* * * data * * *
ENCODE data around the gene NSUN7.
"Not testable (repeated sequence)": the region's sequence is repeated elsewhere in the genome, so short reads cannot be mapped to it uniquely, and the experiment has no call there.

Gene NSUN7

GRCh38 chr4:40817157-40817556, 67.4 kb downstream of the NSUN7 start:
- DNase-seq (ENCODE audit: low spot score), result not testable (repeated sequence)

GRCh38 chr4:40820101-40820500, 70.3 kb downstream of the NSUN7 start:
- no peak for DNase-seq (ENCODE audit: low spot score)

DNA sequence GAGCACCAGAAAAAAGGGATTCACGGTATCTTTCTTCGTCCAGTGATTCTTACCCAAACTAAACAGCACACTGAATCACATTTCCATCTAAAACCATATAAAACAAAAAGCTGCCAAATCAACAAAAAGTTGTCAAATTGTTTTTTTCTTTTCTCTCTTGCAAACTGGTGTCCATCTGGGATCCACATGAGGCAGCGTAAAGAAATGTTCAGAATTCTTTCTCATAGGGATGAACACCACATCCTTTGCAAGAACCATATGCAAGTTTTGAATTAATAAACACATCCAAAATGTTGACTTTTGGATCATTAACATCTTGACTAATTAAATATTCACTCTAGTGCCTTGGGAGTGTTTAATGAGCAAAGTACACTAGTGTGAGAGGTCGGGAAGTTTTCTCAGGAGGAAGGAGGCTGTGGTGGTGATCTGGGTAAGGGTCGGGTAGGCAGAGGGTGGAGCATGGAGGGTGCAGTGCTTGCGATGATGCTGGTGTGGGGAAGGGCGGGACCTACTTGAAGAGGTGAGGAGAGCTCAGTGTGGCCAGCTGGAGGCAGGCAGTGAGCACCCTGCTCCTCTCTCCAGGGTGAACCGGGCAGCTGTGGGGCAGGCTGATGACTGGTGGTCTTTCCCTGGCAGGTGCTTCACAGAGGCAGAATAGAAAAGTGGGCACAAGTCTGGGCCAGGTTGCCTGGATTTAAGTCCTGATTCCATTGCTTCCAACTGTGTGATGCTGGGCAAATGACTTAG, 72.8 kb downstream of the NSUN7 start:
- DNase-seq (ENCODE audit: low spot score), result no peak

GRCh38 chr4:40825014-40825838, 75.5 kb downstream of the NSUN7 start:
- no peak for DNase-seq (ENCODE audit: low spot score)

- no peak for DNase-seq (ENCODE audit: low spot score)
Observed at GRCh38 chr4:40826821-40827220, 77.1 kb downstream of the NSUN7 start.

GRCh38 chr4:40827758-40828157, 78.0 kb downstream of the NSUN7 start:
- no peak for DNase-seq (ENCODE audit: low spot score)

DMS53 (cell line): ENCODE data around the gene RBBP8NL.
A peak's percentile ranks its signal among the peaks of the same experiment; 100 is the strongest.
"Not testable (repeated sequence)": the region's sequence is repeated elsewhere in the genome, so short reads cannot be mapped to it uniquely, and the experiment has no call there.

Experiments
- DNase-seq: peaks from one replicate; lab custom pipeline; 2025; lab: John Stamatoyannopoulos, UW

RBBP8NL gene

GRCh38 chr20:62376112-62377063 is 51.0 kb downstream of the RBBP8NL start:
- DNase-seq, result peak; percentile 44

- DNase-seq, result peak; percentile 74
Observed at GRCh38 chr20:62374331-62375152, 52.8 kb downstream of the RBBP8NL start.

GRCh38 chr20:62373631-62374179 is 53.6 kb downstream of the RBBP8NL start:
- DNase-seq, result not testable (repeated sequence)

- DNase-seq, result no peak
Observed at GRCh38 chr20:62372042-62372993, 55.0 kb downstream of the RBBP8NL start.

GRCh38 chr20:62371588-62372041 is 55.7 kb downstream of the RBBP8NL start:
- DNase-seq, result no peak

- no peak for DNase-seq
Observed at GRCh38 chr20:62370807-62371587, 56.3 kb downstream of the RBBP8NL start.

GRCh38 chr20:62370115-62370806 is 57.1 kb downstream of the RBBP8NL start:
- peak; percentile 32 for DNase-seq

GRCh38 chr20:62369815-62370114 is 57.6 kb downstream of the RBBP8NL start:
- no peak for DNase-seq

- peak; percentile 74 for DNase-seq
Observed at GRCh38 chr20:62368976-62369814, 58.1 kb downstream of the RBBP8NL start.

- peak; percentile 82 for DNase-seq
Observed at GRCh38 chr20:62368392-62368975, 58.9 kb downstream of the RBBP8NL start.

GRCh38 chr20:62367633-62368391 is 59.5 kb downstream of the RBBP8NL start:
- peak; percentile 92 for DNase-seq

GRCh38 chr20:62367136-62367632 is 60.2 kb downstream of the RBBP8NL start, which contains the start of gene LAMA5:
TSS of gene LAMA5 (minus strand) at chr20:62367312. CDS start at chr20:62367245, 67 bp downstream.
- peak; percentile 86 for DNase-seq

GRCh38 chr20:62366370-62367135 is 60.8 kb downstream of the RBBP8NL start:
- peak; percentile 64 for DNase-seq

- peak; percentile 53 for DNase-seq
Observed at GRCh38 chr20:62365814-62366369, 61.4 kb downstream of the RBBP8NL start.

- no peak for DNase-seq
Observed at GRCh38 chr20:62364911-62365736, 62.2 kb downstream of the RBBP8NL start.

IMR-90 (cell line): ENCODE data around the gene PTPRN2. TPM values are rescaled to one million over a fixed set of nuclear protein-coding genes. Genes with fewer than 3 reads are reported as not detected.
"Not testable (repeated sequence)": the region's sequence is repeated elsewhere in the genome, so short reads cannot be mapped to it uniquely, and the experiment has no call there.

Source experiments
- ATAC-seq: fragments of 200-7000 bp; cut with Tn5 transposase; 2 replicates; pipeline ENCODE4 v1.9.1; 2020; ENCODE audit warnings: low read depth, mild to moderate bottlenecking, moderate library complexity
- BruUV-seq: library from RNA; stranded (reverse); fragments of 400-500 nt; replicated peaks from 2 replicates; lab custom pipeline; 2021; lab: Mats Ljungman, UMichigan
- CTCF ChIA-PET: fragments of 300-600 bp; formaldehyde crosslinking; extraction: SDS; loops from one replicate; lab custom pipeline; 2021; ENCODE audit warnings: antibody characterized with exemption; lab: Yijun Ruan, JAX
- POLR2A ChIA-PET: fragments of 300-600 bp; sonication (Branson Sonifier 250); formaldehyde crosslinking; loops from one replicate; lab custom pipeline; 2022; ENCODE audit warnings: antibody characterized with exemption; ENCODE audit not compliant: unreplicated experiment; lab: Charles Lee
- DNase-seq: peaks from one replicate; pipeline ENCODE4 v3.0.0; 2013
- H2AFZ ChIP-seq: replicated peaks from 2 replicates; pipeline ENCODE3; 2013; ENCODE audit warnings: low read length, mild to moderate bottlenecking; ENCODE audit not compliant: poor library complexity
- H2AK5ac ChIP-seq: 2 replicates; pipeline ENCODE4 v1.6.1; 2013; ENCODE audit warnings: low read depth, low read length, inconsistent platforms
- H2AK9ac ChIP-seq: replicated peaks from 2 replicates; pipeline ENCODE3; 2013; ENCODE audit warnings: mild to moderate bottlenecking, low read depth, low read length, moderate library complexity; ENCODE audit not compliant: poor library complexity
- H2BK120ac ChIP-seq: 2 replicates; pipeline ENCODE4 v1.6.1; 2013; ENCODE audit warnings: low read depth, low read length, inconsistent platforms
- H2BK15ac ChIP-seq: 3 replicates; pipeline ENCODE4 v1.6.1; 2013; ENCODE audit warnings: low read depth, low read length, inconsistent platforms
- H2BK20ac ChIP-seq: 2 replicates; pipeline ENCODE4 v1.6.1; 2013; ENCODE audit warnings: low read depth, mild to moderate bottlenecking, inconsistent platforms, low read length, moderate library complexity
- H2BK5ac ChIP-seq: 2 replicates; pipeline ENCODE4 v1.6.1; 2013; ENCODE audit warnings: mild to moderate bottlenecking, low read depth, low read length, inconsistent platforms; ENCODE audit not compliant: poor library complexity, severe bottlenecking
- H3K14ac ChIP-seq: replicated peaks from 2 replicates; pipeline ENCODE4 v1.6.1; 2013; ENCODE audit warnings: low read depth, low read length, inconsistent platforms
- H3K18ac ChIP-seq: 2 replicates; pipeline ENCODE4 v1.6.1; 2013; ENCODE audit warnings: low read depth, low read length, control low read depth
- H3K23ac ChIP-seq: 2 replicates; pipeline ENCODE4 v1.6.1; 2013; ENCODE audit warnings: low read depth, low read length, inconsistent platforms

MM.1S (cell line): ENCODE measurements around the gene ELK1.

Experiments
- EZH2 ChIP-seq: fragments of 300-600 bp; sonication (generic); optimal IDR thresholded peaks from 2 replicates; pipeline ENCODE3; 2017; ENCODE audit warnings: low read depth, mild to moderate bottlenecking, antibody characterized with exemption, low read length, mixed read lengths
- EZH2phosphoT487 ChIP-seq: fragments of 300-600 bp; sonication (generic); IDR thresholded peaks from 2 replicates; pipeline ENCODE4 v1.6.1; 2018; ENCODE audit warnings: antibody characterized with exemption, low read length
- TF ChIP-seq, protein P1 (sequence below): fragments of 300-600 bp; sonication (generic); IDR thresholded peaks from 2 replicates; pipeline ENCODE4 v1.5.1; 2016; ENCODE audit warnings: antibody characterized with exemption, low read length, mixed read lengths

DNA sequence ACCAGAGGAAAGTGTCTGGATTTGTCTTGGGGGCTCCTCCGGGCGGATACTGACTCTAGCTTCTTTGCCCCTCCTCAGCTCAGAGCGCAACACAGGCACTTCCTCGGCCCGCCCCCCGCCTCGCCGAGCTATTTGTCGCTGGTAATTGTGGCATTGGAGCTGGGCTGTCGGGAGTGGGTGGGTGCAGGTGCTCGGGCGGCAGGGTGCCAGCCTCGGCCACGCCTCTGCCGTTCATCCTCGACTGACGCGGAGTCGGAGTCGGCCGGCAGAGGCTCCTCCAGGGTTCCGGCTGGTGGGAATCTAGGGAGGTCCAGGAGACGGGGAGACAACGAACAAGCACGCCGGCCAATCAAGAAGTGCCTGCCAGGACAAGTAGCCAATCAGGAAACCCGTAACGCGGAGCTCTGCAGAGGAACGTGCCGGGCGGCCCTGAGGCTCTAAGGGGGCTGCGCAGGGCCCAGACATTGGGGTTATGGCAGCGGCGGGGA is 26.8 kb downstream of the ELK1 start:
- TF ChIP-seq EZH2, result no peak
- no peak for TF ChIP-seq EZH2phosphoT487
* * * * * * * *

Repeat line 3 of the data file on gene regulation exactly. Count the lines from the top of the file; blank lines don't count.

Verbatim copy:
Gene NSUN7